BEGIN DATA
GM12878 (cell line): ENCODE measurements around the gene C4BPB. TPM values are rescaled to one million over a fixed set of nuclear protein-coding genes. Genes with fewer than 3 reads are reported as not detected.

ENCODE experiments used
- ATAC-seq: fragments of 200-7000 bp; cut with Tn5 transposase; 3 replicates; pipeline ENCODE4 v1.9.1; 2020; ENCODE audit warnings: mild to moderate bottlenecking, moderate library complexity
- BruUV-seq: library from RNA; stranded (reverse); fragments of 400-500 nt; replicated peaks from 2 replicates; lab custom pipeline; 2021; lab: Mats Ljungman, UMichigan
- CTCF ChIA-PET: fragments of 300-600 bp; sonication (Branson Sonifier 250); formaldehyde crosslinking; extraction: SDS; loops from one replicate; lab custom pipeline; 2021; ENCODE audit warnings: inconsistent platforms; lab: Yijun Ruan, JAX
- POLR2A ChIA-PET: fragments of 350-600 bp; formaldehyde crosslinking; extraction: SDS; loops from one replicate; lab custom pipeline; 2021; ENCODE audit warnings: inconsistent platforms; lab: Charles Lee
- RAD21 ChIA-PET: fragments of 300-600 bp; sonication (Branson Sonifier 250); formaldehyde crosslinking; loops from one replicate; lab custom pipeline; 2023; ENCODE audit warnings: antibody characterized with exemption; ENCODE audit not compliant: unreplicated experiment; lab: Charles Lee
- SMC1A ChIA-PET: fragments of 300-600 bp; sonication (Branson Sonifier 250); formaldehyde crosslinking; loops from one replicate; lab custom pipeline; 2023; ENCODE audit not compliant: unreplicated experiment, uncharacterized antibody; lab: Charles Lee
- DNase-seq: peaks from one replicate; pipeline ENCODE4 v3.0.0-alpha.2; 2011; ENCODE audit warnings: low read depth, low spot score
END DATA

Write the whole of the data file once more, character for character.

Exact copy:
GM12878 (cell line): ENCODE measurements around the gene C4BPB. TPM values are rescaled to one million over a fixed set of nuclear protein-coding genes. Genes with fewer than 3 reads are reported as not detected.

ENCODE experiments used
- ATAC-seq: fragments of 200-7000 bp; cut with Tn5 transposase; 3 replicates; pipeline ENCODE4 v1.9.1; 2020; ENCODE audit warnings: mild to moderate bottlenecking, moderate library complexity
- BruUV-seq: library from RNA; stranded (reverse); fragments of 400-500 nt; replicated peaks from 2 replicates; lab custom pipeline; 2021; lab: Mats Ljungman, UMichigan
- CTCF ChIA-PET: fragments of 300-600 bp; sonication (Branson Sonifier 250); formaldehyde crosslinking; extraction: SDS; loops from one replicate; lab custom pipeline; 2021; ENCODE audit warnings: inconsistent platforms; lab: Yijun Ruan, JAX
- POLR2A ChIA-PET: fragments of 350-600 bp; formaldehyde crosslinking; extraction: SDS; loops from one replicate; lab custom pipeline; 2021; ENCODE audit warnings: inconsistent platforms; lab: Charles Lee
- RAD21 ChIA-PET: fragments of 300-600 bp; sonication (Branson Sonifier 250); formaldehyde crosslinking; loops from one replicate; lab custom pipeline; 2023; ENCODE audit warnings: antibody characterized with exemption; ENCODE audit not compliant: unreplicated experiment; lab: Charles Lee
- SMC1A ChIA-PET: fragments of 300-600 bp; sonication (Branson Sonifier 250); formaldehyde crosslinking; loops from one replicate; lab custom pipeline; 2023; ENCODE audit not compliant: unreplicated experiment, uncharacterized antibody; lab: Charles Lee
- DNase-seq: peaks from one replicate; pipeline ENCODE4 v3.0.0-alpha.2; 2011; ENCODE audit warnings: low read depth, low spot score